Laura Hertz is one impressive woman: a CEO, a Forbes 30 under 30 Social Entrepreneur and a cancer survivor.
Hertz earned her bachelor’s degree in Business administration from University of California, Berkeley and later earned her Master’s degree in Business from the University of Southern California.
She was one year out of Cal Berkeley and living in San Francisco with plans of moving abroad when she found out she had cancer.
“It was definitely hard and scary, especially at a younger age,” she said.
Hertz not only successfully battled the cancer, but turned around and founded her own company for social change. She is now the co-founder and CEO of Gifts for Good, a certified B Corp that sources corporate gifts with a social impact. With a company motto of “corporate gifts that give back,” Gifts for Good today helps support dozens of charities and social enterprises in 65 countries.
At the time of her diagnosis, Hertz had little idea of the heights she would rise to. She said she felt alone because she had just graduated from college and felt embarrassed to talk about her diagnosis with friends, as she was the only one going through it.
However, she kept a positive outlook on life and tried to see the good in a bad situation. When Hertz decided to share information on her diagnosis publicly she was amazed by how many other women related to her.
“I was so surprised by how many women reached out to me that they had been going through something similar, especially when I had posted about it on social media. A lot of people are really quiet when they’re going through that journey but I actually felt like it was a nice way to almost realize you’re not alone and kind of talk about it and find a way to support other people through it too,” she said.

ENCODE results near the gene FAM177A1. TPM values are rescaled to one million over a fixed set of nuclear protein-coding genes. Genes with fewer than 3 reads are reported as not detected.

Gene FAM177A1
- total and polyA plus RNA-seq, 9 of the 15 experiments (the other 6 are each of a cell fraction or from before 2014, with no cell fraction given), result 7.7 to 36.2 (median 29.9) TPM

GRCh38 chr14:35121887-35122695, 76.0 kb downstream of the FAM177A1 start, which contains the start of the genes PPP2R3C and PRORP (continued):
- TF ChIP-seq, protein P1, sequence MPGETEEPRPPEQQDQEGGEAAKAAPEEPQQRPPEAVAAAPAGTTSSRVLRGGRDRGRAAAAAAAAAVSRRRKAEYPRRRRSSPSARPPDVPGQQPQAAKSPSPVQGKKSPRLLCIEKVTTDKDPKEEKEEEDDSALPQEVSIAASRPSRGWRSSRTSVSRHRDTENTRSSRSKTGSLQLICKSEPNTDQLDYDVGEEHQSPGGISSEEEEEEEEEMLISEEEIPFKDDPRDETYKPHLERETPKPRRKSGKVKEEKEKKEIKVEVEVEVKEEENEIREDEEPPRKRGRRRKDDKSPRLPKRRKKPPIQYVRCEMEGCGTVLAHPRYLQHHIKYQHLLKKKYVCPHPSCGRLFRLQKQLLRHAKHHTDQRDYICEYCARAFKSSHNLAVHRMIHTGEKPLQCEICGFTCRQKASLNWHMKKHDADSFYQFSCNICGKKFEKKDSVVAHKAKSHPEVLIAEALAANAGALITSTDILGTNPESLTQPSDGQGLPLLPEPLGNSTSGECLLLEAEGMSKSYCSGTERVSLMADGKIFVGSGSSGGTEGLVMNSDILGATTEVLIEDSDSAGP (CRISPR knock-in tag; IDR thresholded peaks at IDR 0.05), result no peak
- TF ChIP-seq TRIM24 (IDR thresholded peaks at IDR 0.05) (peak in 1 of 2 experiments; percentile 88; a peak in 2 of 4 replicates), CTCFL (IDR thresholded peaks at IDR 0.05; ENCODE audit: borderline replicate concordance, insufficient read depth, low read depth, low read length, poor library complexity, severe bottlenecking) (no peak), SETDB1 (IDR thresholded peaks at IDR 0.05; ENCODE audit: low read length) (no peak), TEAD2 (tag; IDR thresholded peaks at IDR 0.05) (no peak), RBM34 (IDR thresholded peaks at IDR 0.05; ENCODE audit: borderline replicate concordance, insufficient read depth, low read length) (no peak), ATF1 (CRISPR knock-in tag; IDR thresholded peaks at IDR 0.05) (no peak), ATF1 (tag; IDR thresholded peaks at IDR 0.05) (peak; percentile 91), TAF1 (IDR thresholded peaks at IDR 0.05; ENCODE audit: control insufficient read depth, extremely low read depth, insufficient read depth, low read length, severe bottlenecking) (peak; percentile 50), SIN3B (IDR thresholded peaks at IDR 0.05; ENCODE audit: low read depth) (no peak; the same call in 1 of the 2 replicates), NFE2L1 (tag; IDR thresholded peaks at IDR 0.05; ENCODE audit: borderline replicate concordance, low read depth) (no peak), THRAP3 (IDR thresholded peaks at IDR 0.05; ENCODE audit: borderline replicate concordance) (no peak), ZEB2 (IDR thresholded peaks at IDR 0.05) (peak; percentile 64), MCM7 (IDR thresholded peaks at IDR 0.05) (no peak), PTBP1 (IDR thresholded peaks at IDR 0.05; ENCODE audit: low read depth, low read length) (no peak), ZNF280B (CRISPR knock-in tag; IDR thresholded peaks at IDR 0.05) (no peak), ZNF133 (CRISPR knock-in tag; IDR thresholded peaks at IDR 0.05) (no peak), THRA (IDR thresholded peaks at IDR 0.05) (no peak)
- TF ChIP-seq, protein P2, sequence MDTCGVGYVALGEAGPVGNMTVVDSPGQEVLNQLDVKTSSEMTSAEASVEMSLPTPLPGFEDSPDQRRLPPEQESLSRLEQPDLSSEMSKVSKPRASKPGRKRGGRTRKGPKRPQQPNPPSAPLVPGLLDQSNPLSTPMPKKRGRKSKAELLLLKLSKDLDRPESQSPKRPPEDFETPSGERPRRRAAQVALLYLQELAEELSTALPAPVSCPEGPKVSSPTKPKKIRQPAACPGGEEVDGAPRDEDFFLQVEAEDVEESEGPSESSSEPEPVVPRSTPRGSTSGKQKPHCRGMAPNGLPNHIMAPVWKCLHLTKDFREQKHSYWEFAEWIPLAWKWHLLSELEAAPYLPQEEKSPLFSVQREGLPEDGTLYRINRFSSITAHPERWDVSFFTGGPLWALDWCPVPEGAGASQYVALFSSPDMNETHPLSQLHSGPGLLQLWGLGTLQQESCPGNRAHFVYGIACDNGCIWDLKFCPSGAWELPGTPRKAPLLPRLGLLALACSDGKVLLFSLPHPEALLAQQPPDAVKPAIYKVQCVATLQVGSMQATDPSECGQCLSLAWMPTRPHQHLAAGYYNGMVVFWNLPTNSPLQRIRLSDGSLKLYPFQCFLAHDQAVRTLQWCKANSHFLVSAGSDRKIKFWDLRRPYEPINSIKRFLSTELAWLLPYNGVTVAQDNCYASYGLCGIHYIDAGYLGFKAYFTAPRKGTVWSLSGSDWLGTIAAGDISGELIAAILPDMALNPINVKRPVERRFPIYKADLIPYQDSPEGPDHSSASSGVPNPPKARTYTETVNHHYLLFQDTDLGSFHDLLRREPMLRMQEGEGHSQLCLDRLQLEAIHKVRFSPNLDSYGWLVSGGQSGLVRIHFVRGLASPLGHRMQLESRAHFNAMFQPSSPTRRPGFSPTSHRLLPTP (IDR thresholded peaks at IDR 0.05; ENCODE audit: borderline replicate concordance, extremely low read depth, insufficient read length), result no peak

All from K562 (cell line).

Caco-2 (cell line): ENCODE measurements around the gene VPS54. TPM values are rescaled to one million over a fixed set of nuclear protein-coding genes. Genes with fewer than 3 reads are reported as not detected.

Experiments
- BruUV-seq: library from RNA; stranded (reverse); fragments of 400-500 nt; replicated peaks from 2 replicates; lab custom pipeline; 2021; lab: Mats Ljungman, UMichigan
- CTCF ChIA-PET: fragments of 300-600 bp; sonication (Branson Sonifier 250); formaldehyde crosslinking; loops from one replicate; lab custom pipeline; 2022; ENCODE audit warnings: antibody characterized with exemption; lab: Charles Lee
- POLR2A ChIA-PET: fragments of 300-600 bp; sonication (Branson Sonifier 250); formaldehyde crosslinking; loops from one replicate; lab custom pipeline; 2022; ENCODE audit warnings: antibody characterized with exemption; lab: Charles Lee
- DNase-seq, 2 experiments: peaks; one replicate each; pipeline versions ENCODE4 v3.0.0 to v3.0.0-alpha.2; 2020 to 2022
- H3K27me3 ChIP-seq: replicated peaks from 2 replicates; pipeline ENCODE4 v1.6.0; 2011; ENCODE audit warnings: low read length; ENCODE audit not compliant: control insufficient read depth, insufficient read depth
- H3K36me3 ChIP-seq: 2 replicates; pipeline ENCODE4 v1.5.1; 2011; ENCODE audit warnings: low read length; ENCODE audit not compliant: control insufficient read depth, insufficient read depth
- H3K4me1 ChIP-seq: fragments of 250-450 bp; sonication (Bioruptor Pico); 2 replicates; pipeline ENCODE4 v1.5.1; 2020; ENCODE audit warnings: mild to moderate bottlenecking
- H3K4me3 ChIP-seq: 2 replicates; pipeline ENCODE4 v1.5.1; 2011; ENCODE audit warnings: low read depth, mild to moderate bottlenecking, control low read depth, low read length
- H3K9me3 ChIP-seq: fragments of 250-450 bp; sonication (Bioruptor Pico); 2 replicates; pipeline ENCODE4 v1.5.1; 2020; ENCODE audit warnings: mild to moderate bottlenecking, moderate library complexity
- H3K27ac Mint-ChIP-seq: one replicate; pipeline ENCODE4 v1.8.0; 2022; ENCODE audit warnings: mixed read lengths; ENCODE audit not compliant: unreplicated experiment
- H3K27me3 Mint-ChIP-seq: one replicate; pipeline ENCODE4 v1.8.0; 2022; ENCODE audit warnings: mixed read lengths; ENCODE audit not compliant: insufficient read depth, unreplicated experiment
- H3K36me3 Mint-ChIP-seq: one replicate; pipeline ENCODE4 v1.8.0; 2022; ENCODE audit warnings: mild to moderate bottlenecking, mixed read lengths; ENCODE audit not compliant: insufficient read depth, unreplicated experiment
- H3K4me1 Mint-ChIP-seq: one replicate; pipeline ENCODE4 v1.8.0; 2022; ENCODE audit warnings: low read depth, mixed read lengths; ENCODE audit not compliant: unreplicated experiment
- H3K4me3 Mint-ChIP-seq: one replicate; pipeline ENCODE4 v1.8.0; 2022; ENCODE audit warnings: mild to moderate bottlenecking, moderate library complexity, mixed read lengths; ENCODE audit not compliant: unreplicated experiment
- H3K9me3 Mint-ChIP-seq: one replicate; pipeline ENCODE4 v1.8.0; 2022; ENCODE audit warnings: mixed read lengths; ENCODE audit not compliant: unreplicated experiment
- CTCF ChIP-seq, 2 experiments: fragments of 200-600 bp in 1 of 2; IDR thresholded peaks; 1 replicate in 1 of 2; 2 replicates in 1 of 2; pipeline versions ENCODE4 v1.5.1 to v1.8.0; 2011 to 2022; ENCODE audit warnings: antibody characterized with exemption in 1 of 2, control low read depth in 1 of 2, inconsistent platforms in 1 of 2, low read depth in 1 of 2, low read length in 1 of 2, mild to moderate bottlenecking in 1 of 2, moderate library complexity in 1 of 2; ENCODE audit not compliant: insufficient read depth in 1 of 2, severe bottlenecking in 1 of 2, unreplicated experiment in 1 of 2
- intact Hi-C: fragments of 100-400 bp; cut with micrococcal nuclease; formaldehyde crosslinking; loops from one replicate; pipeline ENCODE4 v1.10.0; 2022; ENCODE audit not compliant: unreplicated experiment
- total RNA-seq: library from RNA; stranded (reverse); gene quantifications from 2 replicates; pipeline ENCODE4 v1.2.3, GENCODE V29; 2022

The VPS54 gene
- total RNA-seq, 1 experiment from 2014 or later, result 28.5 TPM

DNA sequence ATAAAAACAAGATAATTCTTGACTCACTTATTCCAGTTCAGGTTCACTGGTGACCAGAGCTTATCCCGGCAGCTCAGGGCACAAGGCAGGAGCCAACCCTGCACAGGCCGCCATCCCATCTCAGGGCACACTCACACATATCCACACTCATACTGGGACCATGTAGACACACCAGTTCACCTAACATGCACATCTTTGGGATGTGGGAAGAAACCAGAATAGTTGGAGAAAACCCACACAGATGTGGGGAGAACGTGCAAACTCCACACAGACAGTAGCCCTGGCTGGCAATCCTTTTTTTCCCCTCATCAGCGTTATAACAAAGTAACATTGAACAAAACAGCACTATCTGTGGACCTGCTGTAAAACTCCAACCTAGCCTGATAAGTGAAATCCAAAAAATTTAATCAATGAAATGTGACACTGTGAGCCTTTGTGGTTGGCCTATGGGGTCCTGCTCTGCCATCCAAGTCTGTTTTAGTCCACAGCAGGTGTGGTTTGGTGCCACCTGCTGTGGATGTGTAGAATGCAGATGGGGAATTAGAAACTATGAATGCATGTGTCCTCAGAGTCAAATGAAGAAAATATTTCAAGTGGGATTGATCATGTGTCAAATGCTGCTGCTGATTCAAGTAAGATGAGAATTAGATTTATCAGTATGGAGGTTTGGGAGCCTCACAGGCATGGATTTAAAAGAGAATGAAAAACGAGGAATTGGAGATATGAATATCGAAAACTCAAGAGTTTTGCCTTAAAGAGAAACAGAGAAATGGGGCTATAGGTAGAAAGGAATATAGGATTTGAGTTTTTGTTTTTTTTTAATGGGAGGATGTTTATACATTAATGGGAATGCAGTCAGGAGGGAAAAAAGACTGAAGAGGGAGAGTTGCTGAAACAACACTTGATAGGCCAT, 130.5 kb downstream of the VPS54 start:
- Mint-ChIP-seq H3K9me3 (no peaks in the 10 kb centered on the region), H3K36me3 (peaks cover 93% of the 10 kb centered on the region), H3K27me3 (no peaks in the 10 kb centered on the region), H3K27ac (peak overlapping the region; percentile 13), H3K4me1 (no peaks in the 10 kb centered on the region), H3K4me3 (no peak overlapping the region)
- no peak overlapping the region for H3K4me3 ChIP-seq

Currently, she serves on the National Board for the American Cancer Society. The Society was founded in 1913 and helps support cancer patients and their families across the country using its network of 250 regional offices. Hertz is one of the younger board members and believes it’s important to have that representation because a lot of the time cancer has an older face connected to it.
“There are so many people, even in their early 20’s or teens who are going through that (cancer) but sometimes feel like they don’t have a community,” she said.
Battling through her diagnosis changed her outlook on life and showed her the importance of a healthy lifestyle.
“When you’re younger you can kind of feel like you’re invincible especially right out of college and the things you put your body through, going out and going to bars doing all those things, but I think just recognizing that no matter the age it’s important to always put your health and safety first,” Hertz said.
The unexpected challenging experience also served as a powerful reminder of how important friends and family are to personal wellbeing. It inspired her to be a positive force in the lives of her loved ones by encouraging them to improve their health and lifestyle. Regardless of whether one has cancer, Hertz realized that health and healthy habits should always be a top priority.
“I think looking for a support system when you’re training or working out and finding friends and family who can kind of support you in that journey too is so important and making it fun because at the end of the day you’re not going to enjoy it if you don’t make it fun,” Hertz said.